Sunita, one of the brave hearts from Bijapur, Bastar, who is herself a survivor of state violence in Chattisgarh spoke on behalf of all the children being brutally murdered, all the fellow adivasis being constantly threatened and all the women suffering extreme sexual violence in the name of countering terrorism and Maoist factions.
“The attack on us in open and regular and the police and army enjoy impunity because of the laws operating in Chattisgarh. It is difficult for people to come out of their homes and speak up. The truth of this ongoing corporate loot of resources and stories of violence that are so commonplace today in Chattisgarh need to come out before the rest of the country” she insisted.
Grace Bano, transgender rights activist from from Tamil Nadu was here also for the Justice For Tara Campaign in Patna, in remembrance of the transwoman who was found murdered in Chennai under suspicious circumstances outside a police station in early November. Grace is a living example of the newer voices that are emerging in the field of peoples struggles.
She is one of first the transgender persons to be pursuing an engineering degree in the country and took us through the multiple discriminations that Dalit transgender women face daily in their families, in education, in employment leaving them with little option for earning a living except for beggary or sex work. The Constitution guarantees us all our rights and yet any action to ensure dignity for transgender persons remains only on paper. Further, she said: The NALSA judgement for the rights of transgender people lies under-executed. The new proposed bill for transgender people is lacking in many aspects and the Government should get proactive in consulting with the community to bring forth a truly progressive and representative Bill. In a bid to raise awareness among all groups gathered today and to get them to join in the struggle for righs for transgender people, Grace emphasized” We are human beings and we deserve to live too”.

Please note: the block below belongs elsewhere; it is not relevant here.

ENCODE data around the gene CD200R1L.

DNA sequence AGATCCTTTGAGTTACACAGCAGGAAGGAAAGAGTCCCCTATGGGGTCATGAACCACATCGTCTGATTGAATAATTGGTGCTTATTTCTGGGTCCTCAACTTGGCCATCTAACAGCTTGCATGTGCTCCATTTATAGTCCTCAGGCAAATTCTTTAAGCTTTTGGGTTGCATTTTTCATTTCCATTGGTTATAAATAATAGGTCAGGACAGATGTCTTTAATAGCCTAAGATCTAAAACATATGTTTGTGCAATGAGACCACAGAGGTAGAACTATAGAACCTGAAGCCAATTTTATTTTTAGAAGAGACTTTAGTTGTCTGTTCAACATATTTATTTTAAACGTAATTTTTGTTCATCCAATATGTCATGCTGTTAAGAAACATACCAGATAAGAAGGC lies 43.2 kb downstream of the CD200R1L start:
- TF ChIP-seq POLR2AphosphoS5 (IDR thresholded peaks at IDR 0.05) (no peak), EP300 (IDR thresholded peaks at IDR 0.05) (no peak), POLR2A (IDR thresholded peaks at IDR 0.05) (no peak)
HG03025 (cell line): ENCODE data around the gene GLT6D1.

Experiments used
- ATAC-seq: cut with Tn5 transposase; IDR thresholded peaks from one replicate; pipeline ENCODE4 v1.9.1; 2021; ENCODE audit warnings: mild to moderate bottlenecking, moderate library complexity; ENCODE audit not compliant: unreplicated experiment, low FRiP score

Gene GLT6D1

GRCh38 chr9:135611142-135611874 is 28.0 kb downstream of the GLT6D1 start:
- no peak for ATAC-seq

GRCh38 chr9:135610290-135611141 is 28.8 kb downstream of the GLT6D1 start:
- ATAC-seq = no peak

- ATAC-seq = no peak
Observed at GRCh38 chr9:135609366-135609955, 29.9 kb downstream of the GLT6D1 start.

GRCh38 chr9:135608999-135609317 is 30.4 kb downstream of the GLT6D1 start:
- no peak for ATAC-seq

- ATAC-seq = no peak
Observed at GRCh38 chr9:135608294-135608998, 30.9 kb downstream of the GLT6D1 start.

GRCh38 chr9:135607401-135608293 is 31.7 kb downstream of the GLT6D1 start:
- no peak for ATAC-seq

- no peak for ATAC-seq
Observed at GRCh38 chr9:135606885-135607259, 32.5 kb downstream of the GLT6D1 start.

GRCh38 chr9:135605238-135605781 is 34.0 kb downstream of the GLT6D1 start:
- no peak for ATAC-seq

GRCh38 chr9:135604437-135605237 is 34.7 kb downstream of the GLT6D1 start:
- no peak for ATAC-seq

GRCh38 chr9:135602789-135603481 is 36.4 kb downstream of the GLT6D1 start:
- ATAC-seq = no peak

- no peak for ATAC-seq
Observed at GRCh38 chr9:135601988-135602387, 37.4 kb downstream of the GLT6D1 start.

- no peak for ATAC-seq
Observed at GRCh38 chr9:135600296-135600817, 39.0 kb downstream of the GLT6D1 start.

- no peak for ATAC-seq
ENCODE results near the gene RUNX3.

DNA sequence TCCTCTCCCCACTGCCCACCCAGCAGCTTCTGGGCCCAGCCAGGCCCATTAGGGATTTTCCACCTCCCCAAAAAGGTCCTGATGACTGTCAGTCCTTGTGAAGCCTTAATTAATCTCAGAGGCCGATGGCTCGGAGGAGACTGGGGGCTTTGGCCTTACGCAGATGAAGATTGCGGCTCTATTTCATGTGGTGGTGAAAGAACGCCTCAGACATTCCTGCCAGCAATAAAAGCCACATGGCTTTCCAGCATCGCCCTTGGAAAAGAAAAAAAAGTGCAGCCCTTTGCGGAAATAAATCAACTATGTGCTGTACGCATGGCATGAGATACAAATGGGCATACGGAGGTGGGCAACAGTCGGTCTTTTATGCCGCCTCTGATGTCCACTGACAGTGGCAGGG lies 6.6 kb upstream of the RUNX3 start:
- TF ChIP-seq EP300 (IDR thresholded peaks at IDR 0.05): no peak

Ashish Ranjan, NAPM Convener and trade unionist from Jan Jagran Shakti Sangathan, Bihar drew our attention to the entire Vidhan Sabha election process in the state, where multiple efforts were made to distract people from their issues of daily survival by introducing feelings of communal hatred and nationalistic jingoism, of gau raksha and of pitting minority identities against each other. However the results were like a resounding slap on the face of Hindutva forces and a huge victory for the democratic spirit of the people of Bihar. “These forces might have taken a beating but are still quite active and ready to break us apart in the name of caste, class, gender, sexuality, religion, region etc. Till the time we stay aware and united, we shall not be defeated” he concluded.
Saathi Suresh Khernar from the Rashtriya Seva Dal who has recently been spending time with people in the Kashmir valley chose to speak on the plight of those people, on the historic neglect they’ve been facing from the Indian state, on the atmosphere of complete lockdown imposed on them at present and the ongoing protests of the peoples there, in the wake of the murder of Burhan Wahi which is about five months long and still going strong. He insisted that the people of Kashmir should be guaranteed their right to self-determination and sent out a call for everyone to join the Kashmiri struggle in solidarity on the 23rd of March in various symbolic ways.
Other noted activists of NAPM including Vimal Bhai from Uttarakhand, Samar Bagchi from Bengal, Lingaraj Bhai from Odisha, Venugopal from Kerala and Mahendra Yadav from Bihar also addressed the gathering about struggles they are a part of.
The day continued with parallel discursive sessions on gender, AFSPA, demonetization, agricultural and labour issues and ended on a note of high with songs of protest by Rela, a group of performing folk artists from across the country and by cultural teams of various organisations.